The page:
• Less Need for Surgery: Early intervention can decrease the odds of a tooth becoming impacted or stuck and needing surgery. Orthodontists can also take care of other problems that might necessitate surgery later on.
  • Correction of Harmful Habits: Habits such as tongue thrusting, pacifier use, mouth breathing, and thumb sucking can lead to problems later in life. Early intervention can prevent these problems.
  • Improve Compliance: Younger children tend to be more compliant with treatment than pre-teens and teens. They are more likely to cooperate with treatments, such as wearing retainers, that require their participation.
  • Set Up Phase 2 Treatment: Phase 1 early intervention can improve Phase 2 treatment's effectiveness and shorten treatment time. Starting treatment early also gives orthodontists two windows of opportunity to fix a problem. If Phase 1 cannot completely clear up an issue, Phase 2 treatment is available if necessary.
  • Improve Appearance: Children with poorly aligned teeth might suffer psychologically. Improving facial aesthetics can increase their self esteem.

-end-


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When you think of orthodontic treatment you usually imagine a pre-teen wearing brace. However, orthodontics encompasses a wider range of treatments and sometimes is most effective with children between ages 7 and 9. The American Association of Orthodontists advises that children should have an orthodontic checkup no later than age seven. That's because some treatments are most effective if they're started at this age.

Studies shows that treatment at this stage is called Phase 1 mixed dentition (because it manages baby and permanent teeth) care. Treatment later in childhood, such as age 10 or 11, is called Phase 2 treatment." Phase 1 often includes straightening the permanent front teeth and making space for future permanent teeth. During Phase 1 orthodontists may also correct a jaw-growth problem, or bite problem such as an overbite or underbite.

Phase 1 treatment usually takes 12 to 18 months. This is followed by a supervisory phase of 18 to 30 months in which the orthodontist monitors growth of permanent teeth and ensures that the correction remains in place. If a child needs Phase 2 treatment, it usually is no longer than 6 to 18 months.

According to some studies, there are several reasons an orthodontist might consider Phase 1 treatment for your child.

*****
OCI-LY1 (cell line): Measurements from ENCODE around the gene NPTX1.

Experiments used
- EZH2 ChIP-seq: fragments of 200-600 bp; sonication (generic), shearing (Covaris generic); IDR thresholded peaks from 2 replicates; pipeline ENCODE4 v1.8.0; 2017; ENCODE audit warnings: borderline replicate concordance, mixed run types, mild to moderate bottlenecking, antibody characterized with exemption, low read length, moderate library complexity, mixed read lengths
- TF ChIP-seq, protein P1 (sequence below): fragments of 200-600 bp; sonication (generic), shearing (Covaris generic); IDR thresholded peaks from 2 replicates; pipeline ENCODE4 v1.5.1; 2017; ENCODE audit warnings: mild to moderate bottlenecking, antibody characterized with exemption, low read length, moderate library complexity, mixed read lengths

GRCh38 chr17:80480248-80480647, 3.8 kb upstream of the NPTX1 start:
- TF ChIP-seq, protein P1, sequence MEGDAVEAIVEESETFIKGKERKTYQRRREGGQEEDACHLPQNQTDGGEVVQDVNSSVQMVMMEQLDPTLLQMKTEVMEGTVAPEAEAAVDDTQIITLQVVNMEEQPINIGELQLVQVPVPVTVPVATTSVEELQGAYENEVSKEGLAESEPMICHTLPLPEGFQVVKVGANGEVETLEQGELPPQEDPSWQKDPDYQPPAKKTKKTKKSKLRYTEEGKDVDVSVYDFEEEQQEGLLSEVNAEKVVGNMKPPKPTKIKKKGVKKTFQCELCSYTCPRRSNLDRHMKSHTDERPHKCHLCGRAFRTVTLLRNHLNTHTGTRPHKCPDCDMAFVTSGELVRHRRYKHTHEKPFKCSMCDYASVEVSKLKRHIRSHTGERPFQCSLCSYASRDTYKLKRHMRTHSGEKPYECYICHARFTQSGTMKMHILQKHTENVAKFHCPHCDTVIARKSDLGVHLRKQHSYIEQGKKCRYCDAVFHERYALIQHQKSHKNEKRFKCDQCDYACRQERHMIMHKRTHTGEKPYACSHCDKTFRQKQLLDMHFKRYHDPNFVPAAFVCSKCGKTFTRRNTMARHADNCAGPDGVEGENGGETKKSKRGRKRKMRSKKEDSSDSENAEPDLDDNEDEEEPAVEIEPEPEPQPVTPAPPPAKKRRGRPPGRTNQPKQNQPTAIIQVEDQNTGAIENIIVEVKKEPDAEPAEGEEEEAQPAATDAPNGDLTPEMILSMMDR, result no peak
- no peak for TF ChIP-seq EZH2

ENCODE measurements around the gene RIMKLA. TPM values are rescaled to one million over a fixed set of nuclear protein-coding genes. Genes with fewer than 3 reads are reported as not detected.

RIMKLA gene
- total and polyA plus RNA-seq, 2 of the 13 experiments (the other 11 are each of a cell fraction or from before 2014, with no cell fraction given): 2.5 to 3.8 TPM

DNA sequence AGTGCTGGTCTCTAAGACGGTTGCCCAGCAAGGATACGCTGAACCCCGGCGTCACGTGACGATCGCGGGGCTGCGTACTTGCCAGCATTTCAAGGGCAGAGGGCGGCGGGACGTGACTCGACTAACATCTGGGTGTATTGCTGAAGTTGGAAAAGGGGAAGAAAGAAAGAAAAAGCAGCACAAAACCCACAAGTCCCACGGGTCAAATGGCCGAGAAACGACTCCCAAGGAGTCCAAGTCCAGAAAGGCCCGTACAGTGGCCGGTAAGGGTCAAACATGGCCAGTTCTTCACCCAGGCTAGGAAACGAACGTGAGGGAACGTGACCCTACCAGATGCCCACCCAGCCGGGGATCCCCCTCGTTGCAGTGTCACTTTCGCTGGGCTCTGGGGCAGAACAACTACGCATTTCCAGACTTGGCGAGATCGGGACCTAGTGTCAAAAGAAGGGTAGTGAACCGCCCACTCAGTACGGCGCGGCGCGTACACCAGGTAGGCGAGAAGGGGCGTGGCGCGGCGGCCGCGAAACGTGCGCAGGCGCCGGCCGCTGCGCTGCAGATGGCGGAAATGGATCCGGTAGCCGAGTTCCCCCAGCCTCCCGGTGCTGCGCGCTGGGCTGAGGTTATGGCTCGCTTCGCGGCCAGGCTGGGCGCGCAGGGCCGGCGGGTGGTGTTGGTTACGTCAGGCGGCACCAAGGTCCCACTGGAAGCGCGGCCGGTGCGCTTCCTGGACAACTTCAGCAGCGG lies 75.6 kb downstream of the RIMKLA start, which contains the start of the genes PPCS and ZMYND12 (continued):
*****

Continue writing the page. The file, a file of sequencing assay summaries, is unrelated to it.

• Jaw Growth: The upper jaw bones start to fuse around age 8, so some procedures, especially expansion of the upper arch, should start at this age. If you wait, this might require jaw surgery later on. Expansion of the dental arch isn't always possible after age 13 in girls and 15 for boys.
  • Less Need for Tooth Extraction: Between 7 and 9 the permanent teeth are starting to come in. If the teeth need extra space in the jaw, an orthodontist can help create that space. If you wait, it may necessitate removing permanent teeth.
  • Less Need for Surgery: Early intervention can decrease the odds of a tooth becoming impacted or stuck and needing surgery. Orthodontists can also take care of other problems that might necessitate surgery later on.
  • Correction of Harmful Habits: Habits such as tongue thrusting, pacifier use, mouth breathing, and thumb sucking can lead to problems later in life. Early intervention can prevent these problems.
  • Improve Compliance: Younger children tend to be more compliant with treatment than pre-teens and teens. They are more likely to cooperate with treatments, such as wearing retainers, that require their participation.
  • Set Up Phase 2 Treatment: Phase 1 early intervention can improve Phase 2 treatment's effectiveness and shorten treatment time. Starting treatment early also gives orthodontists two windows of opportunity to fix a problem. If Phase 1 cannot completely clear up an issue, Phase 2 treatment is available if necessary.
  • Improve Appearance: Children with poorly aligned teeth might suffer psychologically. Improving facial aesthetics can increase their self esteem.

-end-

Orthodontist Cochrane On